Page:Men of the Time, eleventh edition.djvu/204

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BUNSEN, Robert Wilhelm Eberard, chemist, born March 13, 1811, at Göttingen, where his father was professor of Occidental literature; studied in the university the physical and natural sciences, and completed his education at Paris, Berlin, and Vienna. Having taken his degrees for teaching chemistry at Göttingen in 1833, he succeeded Wöhler three years later as professor of this science in the Polytechnic Institution at Cassel. In 1838 he was appointed Assistant Professor in the University of Marburg; became Titular Professor in 1841, then Director of the Chemical Institute. In 1851 he passed to the University of Breslau, and in 1852 to the University of Heidelberg. Some years ago Professor Bunsen declined a call to Berlin which he received at the same time as Professor Kirchhoff, with whom he is the founder of stellar chemistry. He has made many important discoveries, and the charcoal pile which bears his name is in very extensive use. From the spectrum analysis down to the simplest manipulations of practical chemistry, his luminous discoveries have rendered the most distinguished services to the science which he adorns; but he possesses at the same time the rare gift of being an eminent and most inspiring teacher, and his lessons are attended by students from England and all parts of the Continent. The University of Leyden conferred on him the honorary degree of M.D. in Feb., 1875. In July, 1877, the University of Heidelberg commemorated the 25th anniversary of Professor Bunsen's election to the Chair of Experimental Chemistry. Students of all faculties joined in a torchlight procession, which was followed by the traditional symposium, while a deputation presented the congratulations of the Academical Council. In Jan., 1883, he was appointed one of the eight Foreign Associates of the Paris Academy of Sciences.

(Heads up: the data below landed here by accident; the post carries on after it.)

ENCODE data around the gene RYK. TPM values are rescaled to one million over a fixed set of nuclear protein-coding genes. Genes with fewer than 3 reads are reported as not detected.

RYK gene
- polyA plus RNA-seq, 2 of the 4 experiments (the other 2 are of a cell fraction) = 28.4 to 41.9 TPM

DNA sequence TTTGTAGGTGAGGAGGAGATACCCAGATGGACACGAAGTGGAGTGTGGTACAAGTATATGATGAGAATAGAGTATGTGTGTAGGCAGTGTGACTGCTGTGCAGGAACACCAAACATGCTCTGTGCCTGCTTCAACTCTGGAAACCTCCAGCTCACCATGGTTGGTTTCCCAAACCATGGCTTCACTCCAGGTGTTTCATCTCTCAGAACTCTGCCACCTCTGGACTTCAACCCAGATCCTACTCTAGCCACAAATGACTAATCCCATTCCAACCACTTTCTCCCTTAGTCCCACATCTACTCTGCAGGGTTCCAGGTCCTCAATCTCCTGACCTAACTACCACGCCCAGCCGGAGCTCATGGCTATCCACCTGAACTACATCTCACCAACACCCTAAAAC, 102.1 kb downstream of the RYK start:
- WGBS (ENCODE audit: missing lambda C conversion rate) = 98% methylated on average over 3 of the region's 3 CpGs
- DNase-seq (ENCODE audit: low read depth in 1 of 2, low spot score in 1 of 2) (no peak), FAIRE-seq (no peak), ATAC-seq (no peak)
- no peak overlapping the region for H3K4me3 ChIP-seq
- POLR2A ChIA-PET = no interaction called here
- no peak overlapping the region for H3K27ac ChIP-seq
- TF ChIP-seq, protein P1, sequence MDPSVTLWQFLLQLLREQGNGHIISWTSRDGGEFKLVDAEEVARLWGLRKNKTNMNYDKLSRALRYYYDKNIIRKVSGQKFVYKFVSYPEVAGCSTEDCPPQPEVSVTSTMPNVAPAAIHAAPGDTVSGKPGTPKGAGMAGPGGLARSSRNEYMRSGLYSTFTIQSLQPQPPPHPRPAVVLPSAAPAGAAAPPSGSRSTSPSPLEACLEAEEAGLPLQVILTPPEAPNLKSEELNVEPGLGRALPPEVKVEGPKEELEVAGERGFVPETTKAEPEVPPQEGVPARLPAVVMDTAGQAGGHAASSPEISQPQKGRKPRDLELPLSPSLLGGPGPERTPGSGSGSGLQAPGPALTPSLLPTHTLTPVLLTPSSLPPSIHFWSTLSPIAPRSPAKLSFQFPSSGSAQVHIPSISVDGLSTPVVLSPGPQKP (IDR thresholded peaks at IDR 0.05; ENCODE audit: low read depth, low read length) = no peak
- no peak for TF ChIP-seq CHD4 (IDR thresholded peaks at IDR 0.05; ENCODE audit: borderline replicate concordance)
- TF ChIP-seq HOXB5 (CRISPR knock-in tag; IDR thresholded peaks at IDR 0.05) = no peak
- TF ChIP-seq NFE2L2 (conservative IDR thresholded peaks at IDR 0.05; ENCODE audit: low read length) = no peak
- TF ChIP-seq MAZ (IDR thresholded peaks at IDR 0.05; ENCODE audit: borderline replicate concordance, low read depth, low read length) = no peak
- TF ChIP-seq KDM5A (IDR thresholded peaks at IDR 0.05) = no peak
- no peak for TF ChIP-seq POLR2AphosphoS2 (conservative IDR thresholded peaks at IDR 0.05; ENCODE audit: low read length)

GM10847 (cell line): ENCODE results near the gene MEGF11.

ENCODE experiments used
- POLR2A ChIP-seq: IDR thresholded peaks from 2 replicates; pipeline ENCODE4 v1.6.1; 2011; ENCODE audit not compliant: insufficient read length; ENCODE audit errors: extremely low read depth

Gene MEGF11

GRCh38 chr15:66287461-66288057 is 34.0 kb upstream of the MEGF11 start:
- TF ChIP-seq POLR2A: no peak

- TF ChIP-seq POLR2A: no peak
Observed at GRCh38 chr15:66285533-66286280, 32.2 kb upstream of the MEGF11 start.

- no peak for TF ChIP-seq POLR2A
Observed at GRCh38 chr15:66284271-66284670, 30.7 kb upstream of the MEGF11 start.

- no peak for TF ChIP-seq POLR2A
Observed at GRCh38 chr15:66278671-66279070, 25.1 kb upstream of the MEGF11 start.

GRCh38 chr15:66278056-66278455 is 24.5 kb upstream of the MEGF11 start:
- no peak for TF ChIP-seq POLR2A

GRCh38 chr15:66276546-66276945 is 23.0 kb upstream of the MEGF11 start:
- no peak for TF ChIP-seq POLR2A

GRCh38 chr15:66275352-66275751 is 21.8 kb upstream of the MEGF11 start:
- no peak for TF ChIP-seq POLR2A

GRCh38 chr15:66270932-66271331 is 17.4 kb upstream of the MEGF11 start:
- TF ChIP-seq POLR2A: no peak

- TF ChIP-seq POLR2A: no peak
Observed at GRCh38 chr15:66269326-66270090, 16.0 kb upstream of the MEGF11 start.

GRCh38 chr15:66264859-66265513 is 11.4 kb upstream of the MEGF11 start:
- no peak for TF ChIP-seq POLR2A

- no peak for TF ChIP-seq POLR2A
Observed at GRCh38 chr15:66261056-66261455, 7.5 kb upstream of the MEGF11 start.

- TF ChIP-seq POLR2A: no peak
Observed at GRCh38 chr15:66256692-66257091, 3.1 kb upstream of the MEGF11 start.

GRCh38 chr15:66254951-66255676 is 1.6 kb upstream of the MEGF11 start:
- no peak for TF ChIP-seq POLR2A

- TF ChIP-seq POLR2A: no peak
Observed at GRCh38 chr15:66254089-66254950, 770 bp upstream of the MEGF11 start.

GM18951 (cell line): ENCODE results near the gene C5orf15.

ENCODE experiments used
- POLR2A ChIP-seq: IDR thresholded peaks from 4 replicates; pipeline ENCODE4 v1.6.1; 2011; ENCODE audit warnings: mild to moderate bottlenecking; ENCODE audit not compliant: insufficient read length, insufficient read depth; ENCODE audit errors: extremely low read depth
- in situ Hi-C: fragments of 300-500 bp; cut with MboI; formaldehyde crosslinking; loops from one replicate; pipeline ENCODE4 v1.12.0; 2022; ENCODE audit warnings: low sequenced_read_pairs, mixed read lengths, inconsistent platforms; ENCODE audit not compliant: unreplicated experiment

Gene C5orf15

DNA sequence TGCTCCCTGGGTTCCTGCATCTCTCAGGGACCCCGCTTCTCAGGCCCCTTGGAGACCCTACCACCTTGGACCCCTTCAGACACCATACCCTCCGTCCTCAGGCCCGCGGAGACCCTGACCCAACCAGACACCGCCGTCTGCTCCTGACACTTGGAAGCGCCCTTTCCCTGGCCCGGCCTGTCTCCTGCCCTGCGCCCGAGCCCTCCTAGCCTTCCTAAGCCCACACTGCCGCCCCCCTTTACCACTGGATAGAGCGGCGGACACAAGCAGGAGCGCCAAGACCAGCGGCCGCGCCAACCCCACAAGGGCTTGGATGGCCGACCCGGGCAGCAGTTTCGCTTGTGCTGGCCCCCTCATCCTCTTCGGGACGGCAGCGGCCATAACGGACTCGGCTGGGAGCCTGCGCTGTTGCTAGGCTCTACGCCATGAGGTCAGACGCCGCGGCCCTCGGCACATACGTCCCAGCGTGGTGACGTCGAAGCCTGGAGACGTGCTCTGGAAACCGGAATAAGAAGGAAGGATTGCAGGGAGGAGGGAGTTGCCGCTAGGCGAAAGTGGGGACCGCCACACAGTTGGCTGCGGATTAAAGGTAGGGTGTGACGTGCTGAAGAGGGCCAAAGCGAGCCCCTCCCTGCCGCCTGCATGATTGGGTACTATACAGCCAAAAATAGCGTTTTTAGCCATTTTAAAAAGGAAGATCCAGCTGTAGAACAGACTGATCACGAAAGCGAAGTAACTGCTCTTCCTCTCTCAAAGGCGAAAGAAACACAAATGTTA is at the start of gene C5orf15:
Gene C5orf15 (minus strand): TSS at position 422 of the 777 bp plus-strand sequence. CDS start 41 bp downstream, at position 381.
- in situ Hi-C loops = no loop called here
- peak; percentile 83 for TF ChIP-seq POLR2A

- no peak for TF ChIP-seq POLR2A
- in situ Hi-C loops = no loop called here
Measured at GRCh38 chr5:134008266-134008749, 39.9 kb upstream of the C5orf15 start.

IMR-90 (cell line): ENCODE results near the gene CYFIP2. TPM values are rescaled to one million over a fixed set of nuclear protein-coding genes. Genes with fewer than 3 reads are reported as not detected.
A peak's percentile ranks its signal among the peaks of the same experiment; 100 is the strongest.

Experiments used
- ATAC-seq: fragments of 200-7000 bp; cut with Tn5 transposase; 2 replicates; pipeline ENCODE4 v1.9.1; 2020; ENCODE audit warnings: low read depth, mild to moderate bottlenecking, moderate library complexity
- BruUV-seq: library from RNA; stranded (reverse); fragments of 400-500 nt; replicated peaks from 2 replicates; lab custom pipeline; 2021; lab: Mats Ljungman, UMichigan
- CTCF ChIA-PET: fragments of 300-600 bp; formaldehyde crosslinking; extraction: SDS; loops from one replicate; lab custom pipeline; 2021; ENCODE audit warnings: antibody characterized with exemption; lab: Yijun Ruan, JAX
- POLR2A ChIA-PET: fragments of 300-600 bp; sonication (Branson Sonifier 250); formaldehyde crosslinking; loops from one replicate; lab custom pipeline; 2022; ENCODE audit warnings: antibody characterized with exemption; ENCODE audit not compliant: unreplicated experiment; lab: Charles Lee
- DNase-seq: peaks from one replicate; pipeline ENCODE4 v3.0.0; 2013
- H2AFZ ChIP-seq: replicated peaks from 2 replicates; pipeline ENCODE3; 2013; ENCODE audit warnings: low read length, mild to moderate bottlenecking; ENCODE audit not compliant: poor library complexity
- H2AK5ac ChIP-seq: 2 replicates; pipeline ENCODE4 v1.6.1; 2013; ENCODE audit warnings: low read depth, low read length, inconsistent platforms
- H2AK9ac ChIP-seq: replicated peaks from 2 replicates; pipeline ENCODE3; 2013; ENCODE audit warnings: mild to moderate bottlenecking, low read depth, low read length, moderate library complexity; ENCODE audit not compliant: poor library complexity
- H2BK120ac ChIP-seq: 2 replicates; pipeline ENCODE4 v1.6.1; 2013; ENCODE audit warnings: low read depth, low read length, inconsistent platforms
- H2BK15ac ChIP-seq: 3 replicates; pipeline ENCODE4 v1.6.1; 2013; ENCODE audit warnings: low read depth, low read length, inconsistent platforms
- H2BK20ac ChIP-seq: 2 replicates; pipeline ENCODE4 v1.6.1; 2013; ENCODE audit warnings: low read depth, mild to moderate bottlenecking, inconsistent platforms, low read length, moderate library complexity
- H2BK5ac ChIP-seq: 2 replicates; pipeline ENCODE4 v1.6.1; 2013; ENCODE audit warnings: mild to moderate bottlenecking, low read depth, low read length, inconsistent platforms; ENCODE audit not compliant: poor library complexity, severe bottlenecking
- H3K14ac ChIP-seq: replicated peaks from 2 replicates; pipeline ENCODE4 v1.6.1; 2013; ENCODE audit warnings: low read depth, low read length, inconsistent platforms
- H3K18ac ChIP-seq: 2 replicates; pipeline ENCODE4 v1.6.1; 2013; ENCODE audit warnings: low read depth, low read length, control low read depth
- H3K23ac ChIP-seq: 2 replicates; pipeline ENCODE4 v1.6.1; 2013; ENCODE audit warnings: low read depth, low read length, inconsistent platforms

BURDETT-COUTTS, The Right Hon. Angela Georgina, Baroness, is the youngest daughter of the late Sir Francis Burdett, Baronet, and grand-daughter of Mr. Thomas Coutts. In 1837 she succeeded to the great wealth of Mr. Coutts, through his widow, once the fascinating Miss Mellon, who died Duchess of St. Albans. The extensive power of benefiting her less fortunate fellow-creatures thus conferred, the Baroness Burdett-Coutts has wisely exercised, chiefly by working out her own well-considered projects. A consistently liberal churchwoman in purse and opinions, her munificence to the Establishment is historical. Besides contributing large sums towards building new churdLes and new schools in various poor districts throughout the country, Miss Coutts erected and endowed, at her sole cost, the handsome church of St. Stephen's, Westminster, with its three schools and parsonage; and more recently, another church at Carlisle. She endowed, at an outlay of £50,000, the three colonial bishoprics of Adelaide, Cape Town, and British Columbia; besides founding an establishment in South Australia for the improvement of the aborigines. She also supplied the funds for Sir Henry James's Topographical Survey of Jerusalem; and offered to restore the ancient aqueducts of Solomon to supply that city with water—a work, however, which the Government promised to (but did not) fulfil. In no direction are the Baroness's sympathies so fully expressed as in favour of the poor and unfortunate of her own sex. The course taught at the national schools and sanctioned by the Privy Council included many literary accomplishments which a young woman of humble grade may not require on leaving school; but the more familiar arts essential to her after-career were overlooked. By her ladyship's exertions the teaching of common things, such as sewing and other